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Freedom Tower spire arrives in New York City

Chris Pedota / Pool via Getty Images

Parts of the spire for the Freedom Tower make their way on a barge to lower Manhattan on Dec. 11 in New York City.

By NBC News and news services

Chris Pedota / Pool via Getty Images

The barge is carrying nine pieces of steel that will eventually top off One World Trade Center at a symbolic 1,776 feet, becoming the tallest building in the Western Hemisphere.

The pieces that make up the giant spire that will sit atop the World Trade Center's tallest building arrived in New York City on Tuesday.

A barge carried nine pieces of the 408-foot steel spire across New York Harbor from New Jersey's Port Newark.

Meanwhile, workers on the 104-story skyscraper were busy pouring concrete that will hold the spire.

One World Trade Center rises, providing breathtaking views of Manhattan

The trade center's director of construction, Steven Plate, said the spire marks a post-9/11 milestone that signifies New York City is "better than ever."

The heaviest piece weighs nearly 70 tons.

SPI, dbox via Getty Images

An artist's rendering shows the lower Manhattan skyline as proposed after the construction of the future Freedom Tower, left, and other buildings.

The spire is expected to rise into the Manhattan sky by spring.

Plate says the 1,776-foot high-rise — symbolizing America's freedom — will be the tallest building in the Western Hemisphere.

View a panoramic image of the National Sept. 11 Memorial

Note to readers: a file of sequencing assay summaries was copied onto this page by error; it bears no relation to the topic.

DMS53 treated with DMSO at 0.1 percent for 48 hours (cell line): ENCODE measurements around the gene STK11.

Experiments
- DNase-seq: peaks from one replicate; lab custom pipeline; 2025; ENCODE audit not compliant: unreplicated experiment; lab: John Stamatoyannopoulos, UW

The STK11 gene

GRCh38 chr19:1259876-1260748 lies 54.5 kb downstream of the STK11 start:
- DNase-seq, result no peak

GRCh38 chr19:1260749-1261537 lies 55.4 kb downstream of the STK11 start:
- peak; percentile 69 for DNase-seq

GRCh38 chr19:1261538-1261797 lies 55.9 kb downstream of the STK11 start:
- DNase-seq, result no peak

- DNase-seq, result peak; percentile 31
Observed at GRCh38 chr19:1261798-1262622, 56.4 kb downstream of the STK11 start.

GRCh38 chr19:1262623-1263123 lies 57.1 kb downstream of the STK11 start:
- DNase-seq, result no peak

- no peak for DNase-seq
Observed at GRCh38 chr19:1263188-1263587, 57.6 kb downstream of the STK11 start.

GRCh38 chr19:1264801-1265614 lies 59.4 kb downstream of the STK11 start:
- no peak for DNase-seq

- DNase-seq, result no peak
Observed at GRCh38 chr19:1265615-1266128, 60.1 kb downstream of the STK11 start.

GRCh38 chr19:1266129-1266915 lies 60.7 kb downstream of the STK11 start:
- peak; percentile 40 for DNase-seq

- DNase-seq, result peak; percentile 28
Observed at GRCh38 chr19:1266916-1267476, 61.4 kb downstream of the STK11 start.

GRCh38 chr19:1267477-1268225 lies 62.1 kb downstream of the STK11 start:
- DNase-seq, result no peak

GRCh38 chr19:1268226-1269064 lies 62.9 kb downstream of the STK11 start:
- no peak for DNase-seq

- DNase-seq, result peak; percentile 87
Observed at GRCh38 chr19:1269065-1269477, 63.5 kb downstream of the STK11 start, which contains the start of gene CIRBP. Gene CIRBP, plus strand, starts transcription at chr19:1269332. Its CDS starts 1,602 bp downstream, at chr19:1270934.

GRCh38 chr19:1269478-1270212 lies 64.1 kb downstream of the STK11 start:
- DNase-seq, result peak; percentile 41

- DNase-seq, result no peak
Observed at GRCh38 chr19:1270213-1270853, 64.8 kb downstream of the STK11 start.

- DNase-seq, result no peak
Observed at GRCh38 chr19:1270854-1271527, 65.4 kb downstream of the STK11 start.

The high-rise is one of five new skyscrapers planned for the new World Trade Center. The project will also include a 9/11 memorial and museum, a transportation hub, 550,000 square feet of retail space and a performing arts center.

The twin towers of the old World Trade Center collapsed after hijackers flew airplanes into them on Sept. 11, 2001.

The Associated Press contributed to this story.

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Six years since construction began on 1 World Trade Center, the tower will soon surpass the height of the Empire State Building's roof. The iron workers placing and setting each beam in the shadow of the 9/11 attacks say they are building out of a "sense of necessity" and know that the tower, now soaring nearly 1300 feet, will help the nation and the iron workers themselves heal. Many of the workers building the tower helped clean the smoldering debris in the days after the terrorist attack. Harry Smith reports.